We Christians are strangers and aliens in an unfamiliar world, citizens of the New Jerusalem which is above but has not yet appeared in its full glory. In the past three posts, I’ve explored the doctrine of how God keeps and preserves the world thanks to His providence and common grace. Now, I need to put all of this in full perspective.
It is true that the world is still an amazing place, full of wonder – but it is also terribly broken and full of death and suffering and injustice.
It is true that there is incredible beauty, but there is also unimaginable filth and perversion.
It is true that there are many nice and well-behaved people, but there are also scandalous, selfish, and wicked people.
It is true that there are many diverse activities and interests to pursue, but no matter how much fun we have, we still feel empty and unfulfilled inside.
The sad truth is, God created a wonderful world, but we sinned and cursed this world, so that we have a paradoxical mix of the beautiful and the profane. The book of Ecclesiastes well expresses the malaise that results from contemplating this paradox: what good is life if everything is irrecoverably tainted with evil? How shall we live in a world where we long for good, see tantalizing glimpses of it, and yet know that something is seriously wrong with everything, and that our own persons are horribly tainted and defiled with sin?
The Bible even says worse stuff for sinners: that we are so totally depraved by nature that we do not even want to be in fellowship with God. We see the good things He has made and enjoy them, but we refuse to honor Him. We suppress the natural order which He has revealed to us and established within creation – either by turning away from it in bold wickedness, or by twisting it to serve our own ends: a shadow of good, yes, but still wicked in that we use this order to exalt ourselves rather than our Creator. This is the sum of total depravity: not that we always do bad things, but that even the “good” things we do do not please God because we do not do them to glorify Him. This is the predicament of humanity in a paradoxical world.
We Christians have been freed from this deplorable situation through the sacrifice and perfect obedience of Jesus Christ, so that we no longer need to fear the imperfection of their good works, for we do them through Christ. Yet (as Romans 7 shows), we are still struggling with the remnants of the sinful old nature within us and are continually beset by temptations on all sides. We grow more and more sensitive to the evil that still lurks around us, and to the utter depravity of the world. Awe at the amazing creations of man is mixed with a profound awareness of the wickedness that flourishes in this world. We grow impatient at sin and evil, and long for perfect good to be established upon earth. Some professing Christians have even denied that there is any real “good” in this world, since perfection has not come. I submit that this is a mistaken view. Yes, good and evil are mixed together and cannot be fully separated, but God in His common grace has kept good in this world both as a testimony to His love and benevolence and as a foretaste of the perfection that is to come.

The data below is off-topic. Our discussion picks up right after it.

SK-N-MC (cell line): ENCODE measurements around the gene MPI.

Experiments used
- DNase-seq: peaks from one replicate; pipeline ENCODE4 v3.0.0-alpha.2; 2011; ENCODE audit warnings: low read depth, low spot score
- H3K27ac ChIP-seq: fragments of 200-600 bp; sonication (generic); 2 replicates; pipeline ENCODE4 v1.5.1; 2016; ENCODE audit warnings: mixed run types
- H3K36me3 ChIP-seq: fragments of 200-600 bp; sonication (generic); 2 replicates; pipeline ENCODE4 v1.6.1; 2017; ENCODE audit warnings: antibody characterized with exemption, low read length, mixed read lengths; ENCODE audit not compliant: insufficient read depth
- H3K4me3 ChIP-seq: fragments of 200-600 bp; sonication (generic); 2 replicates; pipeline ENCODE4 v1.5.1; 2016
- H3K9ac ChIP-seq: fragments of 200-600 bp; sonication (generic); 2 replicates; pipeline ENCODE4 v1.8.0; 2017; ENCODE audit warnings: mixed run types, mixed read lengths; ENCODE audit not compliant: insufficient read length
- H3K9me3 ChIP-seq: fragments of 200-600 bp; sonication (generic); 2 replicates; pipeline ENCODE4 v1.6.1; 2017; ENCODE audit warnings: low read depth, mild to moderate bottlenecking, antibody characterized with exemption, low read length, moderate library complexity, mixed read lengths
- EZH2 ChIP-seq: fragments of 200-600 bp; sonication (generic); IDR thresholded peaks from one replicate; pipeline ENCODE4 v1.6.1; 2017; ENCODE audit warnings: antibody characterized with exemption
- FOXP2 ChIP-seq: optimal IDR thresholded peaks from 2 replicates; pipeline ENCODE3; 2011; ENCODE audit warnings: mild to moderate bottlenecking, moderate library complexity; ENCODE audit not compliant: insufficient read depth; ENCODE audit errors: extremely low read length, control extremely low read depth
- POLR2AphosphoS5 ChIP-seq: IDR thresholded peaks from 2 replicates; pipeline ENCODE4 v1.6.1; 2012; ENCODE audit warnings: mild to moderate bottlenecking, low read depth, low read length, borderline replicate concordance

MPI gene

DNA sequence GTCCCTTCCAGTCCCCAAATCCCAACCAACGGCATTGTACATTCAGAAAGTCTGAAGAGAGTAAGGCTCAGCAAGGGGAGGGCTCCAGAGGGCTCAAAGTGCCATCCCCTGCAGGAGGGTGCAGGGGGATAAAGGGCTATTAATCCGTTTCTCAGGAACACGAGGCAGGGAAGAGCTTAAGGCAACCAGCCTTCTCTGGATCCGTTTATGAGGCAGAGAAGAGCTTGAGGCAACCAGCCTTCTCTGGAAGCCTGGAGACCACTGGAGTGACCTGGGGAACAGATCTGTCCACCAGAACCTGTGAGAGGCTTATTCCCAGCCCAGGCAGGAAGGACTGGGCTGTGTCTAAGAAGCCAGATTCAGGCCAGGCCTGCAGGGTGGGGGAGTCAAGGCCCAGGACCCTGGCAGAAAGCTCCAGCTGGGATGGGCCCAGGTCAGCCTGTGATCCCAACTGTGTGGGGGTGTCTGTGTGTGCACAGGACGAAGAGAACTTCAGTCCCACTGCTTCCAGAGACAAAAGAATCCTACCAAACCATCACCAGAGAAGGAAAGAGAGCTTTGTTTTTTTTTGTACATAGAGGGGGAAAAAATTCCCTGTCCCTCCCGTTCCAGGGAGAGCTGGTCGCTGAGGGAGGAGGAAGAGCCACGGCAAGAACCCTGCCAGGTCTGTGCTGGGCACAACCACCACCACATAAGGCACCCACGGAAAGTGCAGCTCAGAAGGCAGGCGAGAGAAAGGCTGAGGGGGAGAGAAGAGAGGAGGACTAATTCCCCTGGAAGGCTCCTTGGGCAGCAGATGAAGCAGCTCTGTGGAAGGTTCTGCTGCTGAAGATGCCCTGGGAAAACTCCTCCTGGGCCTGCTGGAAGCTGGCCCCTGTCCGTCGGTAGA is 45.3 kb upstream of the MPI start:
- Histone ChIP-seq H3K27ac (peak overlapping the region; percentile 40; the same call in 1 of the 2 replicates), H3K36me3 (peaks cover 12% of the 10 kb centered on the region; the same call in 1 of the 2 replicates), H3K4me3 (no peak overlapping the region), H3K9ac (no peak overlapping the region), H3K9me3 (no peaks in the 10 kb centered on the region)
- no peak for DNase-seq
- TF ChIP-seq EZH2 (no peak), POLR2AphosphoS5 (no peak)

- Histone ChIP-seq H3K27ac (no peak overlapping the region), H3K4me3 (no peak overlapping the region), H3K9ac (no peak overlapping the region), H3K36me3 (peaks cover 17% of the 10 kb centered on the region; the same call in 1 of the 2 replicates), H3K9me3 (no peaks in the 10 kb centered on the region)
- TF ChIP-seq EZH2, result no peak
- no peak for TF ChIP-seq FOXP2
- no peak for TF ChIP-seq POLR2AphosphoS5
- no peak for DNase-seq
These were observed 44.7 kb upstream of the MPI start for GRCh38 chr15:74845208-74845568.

We must have a proper balance. We ought not to see the good that exists today as all there is, for it can sometimes be so wonderful as to fix our attention upon this present world, when it in reality exists as an anticipation of better things to come. We ought not to plunge into ascetic self-denial, as so many have done, nor to become indulgent epicureans, but enjoy the gifts of God within proper boundaries and patiently endure evil and suffering, knowing that better things are yet to come. This Age is now, and yet the Age to come is breaking in; we see through a glass dimly, yet one day full perfection will arrive. We are already citizens of the heavenly city, but it has not yet arrived in its shining glory. We endure paradox, knowing that one day there will be no more paradox forever and ever. The Age to come will be the Age that is now, all because of the finished work of Jesus Christ, our Lord and Savior.
Praise be to God!